John Hurrell – 19 October, 2011
What Henry is doing here is playing with logic and memory the way other artists like Bochner, Lewitt, Stella and Johns have done, but making it site specific so you have to bodily engage with the space to discover the careful alignments. You have to consider what is hidden around corners and what is lined up to be seen from certain locations, and why.
24 September - 6 November 2011
Matt Henry is known for a number of shows at Starkwhite where he played on the morphological connections between minimalist sculpture or painting and architectural fittings and household appliance design - using a super fastidious industrial finish, ‘constructivist’ saturated colour and very precisely built stretchers.
In this Te Tuhi installation he employs three rooms that together enclose a fourth, using strategically positioned coloured works in those spaces to cross-connect - and that room providing a chair and reading table of pertinent literature about the exhibitions.
The first room is visible through the glass doors that approach this suite of exhibiting spaces at the lefthand end of Te Tuhi. Let’s call it the ‘first white room’ for at head height it has a white rectangular painting outside the glass doors about two thirds of a stretcher width out - and level on the inside with two versions of itself (butted very tightly together), the same distance in. The stretchers are double layered, a thick back panel supporting a front thinner one that is deliberately not flush at the top and bottom edges but slightly under.
The works together tease out the visual dynamics of reflection, for if you stand in the right position within the first room ghostly traces on the glass hover around what is behind it. From the other ‘outside’ of the glass doors, looking through them into the galleries, on the opposite wall low down is a long panel. This seems to mimic the length from the outer lefthand canvas edge (in the foyer) through the glass to the other outer righthand edge of the twin panel on the inside (in the gallery). In other words it alludes to the entire horizontal combination shown in the top photograph.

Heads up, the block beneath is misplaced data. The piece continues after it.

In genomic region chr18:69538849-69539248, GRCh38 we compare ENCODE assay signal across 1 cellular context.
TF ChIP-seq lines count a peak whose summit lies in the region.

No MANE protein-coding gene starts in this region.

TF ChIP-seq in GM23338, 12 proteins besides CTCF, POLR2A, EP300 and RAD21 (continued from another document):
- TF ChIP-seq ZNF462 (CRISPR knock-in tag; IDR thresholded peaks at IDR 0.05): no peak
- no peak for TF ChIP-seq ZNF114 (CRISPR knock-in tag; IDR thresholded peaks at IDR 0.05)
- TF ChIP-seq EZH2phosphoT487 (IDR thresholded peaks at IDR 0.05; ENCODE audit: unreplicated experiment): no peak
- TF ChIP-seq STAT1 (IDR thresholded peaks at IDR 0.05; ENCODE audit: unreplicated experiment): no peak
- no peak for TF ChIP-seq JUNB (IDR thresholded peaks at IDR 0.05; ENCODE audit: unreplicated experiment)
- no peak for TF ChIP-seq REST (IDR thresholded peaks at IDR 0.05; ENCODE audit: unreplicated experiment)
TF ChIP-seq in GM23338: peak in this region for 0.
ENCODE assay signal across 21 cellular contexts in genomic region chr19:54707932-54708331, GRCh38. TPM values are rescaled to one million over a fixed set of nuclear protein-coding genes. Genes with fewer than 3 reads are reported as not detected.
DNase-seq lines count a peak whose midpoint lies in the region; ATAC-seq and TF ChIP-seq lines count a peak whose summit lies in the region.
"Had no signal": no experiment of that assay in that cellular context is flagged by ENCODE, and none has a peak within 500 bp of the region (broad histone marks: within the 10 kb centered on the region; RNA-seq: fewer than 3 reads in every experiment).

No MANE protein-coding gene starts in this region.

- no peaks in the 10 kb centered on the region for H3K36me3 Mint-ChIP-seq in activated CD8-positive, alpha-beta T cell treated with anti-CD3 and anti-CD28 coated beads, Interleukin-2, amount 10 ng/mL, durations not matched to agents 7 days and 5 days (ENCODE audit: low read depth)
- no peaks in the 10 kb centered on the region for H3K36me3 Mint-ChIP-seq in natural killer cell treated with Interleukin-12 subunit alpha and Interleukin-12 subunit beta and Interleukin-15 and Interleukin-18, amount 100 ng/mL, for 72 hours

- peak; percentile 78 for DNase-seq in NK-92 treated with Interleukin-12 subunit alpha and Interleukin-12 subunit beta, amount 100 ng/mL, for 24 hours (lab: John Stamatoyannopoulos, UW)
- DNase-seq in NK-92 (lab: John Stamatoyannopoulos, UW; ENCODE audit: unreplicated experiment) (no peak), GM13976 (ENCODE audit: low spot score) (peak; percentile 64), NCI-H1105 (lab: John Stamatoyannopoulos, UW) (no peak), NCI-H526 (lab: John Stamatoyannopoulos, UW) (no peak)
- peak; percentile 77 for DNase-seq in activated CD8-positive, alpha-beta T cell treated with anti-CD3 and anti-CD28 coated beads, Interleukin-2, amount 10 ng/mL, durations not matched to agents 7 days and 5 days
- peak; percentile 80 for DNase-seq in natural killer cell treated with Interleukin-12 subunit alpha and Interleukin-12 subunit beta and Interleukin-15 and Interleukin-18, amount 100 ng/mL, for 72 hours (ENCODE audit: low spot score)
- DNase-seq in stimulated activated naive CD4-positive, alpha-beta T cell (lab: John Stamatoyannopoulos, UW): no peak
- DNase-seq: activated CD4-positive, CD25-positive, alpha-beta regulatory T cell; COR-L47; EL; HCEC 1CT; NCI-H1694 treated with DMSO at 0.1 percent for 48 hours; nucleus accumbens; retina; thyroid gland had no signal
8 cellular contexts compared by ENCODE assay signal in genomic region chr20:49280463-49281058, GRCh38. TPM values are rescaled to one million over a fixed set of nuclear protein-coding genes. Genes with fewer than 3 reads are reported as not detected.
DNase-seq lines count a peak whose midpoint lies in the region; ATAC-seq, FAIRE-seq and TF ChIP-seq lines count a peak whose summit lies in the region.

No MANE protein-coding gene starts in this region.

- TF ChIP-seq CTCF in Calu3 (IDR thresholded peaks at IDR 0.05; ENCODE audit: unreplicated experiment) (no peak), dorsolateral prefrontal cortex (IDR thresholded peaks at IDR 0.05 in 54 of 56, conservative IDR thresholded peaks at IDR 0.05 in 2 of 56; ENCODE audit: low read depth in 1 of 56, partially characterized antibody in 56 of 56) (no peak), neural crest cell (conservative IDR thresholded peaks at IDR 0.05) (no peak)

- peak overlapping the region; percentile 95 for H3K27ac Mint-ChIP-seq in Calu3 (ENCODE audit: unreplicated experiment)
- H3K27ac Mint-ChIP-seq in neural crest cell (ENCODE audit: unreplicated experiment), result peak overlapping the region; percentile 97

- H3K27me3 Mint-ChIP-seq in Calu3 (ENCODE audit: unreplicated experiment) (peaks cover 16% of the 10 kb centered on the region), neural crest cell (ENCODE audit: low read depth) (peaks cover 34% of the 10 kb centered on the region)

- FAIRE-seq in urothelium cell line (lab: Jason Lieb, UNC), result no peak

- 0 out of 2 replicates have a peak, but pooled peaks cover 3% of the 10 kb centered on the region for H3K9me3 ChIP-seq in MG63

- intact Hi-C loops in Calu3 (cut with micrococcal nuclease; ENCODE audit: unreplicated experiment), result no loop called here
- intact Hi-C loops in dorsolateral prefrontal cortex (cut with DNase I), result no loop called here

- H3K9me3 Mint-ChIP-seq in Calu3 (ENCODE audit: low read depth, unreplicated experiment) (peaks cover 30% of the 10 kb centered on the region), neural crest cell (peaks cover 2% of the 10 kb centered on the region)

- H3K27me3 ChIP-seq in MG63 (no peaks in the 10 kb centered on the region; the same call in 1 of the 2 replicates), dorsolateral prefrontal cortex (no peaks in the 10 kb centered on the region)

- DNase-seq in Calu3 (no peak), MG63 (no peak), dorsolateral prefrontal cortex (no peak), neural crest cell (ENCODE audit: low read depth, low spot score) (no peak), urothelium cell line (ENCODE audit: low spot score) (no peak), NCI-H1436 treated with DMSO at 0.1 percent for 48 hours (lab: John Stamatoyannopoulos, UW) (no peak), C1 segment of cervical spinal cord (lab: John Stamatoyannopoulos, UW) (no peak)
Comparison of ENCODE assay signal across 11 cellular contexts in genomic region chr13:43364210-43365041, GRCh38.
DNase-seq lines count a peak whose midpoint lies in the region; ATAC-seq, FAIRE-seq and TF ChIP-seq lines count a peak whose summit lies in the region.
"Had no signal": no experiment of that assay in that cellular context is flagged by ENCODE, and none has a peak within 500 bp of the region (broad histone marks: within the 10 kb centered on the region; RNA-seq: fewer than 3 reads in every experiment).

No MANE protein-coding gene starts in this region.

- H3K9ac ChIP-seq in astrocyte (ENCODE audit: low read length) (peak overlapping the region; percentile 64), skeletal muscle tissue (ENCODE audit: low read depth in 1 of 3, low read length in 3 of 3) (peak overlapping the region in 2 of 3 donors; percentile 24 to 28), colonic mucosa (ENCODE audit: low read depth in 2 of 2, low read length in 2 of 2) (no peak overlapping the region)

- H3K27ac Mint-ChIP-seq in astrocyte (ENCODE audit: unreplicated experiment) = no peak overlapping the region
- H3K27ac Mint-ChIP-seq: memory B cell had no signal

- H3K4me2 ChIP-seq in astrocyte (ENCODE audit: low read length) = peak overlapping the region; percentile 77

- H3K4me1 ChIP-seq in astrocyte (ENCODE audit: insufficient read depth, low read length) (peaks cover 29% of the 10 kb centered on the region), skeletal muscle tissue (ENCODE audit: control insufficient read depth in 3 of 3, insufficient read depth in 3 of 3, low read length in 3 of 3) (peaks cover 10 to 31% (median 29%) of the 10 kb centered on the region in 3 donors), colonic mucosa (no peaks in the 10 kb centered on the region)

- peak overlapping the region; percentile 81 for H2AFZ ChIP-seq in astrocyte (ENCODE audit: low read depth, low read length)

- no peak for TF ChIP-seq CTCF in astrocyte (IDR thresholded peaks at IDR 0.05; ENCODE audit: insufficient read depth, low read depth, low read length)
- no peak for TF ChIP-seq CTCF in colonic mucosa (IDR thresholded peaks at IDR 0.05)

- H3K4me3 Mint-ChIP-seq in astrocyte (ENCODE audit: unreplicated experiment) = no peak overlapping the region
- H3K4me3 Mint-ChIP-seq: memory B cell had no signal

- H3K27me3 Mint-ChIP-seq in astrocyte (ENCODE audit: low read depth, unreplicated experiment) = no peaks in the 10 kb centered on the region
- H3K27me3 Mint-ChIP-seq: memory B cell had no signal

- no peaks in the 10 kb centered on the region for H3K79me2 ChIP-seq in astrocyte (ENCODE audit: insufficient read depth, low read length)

Inside this ‘white’ room from its corner we can look across to the second gallery. Let’s call that the ‘second red room’. It has two red works and one black, all hung low, like the long white painting that could be a heater. Again these works are sandwiched panels, but this time absolutely flush at all edges except for the back canvas that extends downwards for about a fifth of the height of the front one. The red double width work (see image #4) has this downward extension only on the lefthand side.
The black work (that is behind us if we are facing out) can be seen in the distance from the ‘third black room’ opposite across the reading space (darkened in the photos but not during the show) if we were standing over there. We in turn from here can see a red painting that seems to match the red work this side.(Look at photos #5 and #8). However, when we walk into this third room we find the back panels extending upwards - not down. We can’t tell until we move towards them and get close enough to see the faintly shadowed horizontal edges of the front canvases near the top.
In the last room the long black canvas is hung high. It is not a sandwich layer but a single thickness. It is the same width as the low red work in the ‘second room’ that has a back panel dropping down on its left. (Photograph #4 again)
What Henry is doing here is playing with logic and memory the way other artists like Bochner, Lewitt, Stella and Johns have done, but making it site specific so you have to bodily engage with the space to discover the careful alignments. You have to consider what is hidden around corners and what is lined up to be seen from certain locations, and why - in terms of the bigger picture, the totality of the show. Plus there is the aspect of spatial extension through colour and tone, its experiential nature and how you often perceive areas to be bigger than what they actually are.
And while I would have liked to see all the power points and distracting humidity recorders removed from the space - they’re so irritating (but that would have been an expensive undertaking) - Henry succeeds in getting the intricacies of his planning across. There is a witty spatial symmetry using position, distance and sight that duplicates the use of reflection featured in the show’s entrance. A wonderful, truly exceptional, exhibition.
Two Rooms presents a program of residencies and projects
by leading international and New Zealand contemporary artists.